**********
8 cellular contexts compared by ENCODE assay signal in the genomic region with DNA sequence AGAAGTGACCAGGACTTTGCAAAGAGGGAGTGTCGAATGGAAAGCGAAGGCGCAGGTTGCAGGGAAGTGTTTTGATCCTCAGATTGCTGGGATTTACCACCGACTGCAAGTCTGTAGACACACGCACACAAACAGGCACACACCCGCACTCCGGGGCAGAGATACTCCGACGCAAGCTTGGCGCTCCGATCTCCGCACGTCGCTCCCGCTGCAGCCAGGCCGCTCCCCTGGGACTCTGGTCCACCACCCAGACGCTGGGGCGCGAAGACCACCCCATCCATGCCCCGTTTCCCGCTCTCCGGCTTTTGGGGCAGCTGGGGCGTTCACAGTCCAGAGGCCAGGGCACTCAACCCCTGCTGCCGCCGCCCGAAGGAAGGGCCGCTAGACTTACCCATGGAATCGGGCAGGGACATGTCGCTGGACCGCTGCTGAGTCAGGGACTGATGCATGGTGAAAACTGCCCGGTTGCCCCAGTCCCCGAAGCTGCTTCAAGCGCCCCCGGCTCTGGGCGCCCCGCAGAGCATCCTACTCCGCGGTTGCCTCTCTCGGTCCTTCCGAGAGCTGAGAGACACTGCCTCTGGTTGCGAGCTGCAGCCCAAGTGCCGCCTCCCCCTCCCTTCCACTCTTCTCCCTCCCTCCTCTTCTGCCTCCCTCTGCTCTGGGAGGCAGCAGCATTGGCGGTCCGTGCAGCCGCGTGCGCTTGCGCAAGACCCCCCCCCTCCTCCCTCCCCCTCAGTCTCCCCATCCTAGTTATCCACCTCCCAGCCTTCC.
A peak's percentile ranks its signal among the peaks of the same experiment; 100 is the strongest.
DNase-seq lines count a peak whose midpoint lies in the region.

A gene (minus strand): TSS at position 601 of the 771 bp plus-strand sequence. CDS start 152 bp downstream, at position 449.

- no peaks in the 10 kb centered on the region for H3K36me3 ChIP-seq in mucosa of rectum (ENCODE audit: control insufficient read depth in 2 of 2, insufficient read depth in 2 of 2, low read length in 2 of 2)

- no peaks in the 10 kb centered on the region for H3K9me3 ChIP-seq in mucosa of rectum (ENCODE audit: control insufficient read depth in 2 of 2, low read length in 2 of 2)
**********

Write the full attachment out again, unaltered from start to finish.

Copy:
8 cellular contexts compared by ENCODE assay signal in the genomic region with DNA sequence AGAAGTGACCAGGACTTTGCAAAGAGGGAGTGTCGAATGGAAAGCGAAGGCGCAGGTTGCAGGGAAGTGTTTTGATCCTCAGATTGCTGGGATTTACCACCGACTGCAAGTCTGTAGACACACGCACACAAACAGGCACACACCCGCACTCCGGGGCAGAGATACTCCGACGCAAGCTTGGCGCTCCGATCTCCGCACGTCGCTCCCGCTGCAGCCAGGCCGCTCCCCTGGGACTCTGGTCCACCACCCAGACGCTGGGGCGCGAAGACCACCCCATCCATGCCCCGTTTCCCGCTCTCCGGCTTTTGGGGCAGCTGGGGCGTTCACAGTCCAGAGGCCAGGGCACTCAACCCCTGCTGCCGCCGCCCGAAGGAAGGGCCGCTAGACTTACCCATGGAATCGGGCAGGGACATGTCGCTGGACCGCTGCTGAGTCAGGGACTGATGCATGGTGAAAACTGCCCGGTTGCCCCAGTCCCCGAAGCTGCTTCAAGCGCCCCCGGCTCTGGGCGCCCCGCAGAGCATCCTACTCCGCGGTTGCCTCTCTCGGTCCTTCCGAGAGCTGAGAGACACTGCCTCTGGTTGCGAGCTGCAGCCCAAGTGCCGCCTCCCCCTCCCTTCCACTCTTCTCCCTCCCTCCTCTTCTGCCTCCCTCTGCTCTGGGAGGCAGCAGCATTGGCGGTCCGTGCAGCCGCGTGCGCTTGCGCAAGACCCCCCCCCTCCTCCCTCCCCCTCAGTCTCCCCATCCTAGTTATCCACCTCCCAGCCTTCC.
A peak's percentile ranks its signal among the peaks of the same experiment; 100 is the strongest.
DNase-seq lines count a peak whose midpoint lies in the region.

A gene (minus strand): TSS at position 601 of the 771 bp plus-strand sequence. CDS start 152 bp downstream, at position 449.

- no peaks in the 10 kb centered on the region for H3K36me3 ChIP-seq in mucosa of rectum (ENCODE audit: control insufficient read depth in 2 of 2, insufficient read depth in 2 of 2, low read length in 2 of 2)

- no peaks in the 10 kb centered on the region for H3K9me3 ChIP-seq in mucosa of rectum (ENCODE audit: control insufficient read depth in 2 of 2, low read length in 2 of 2)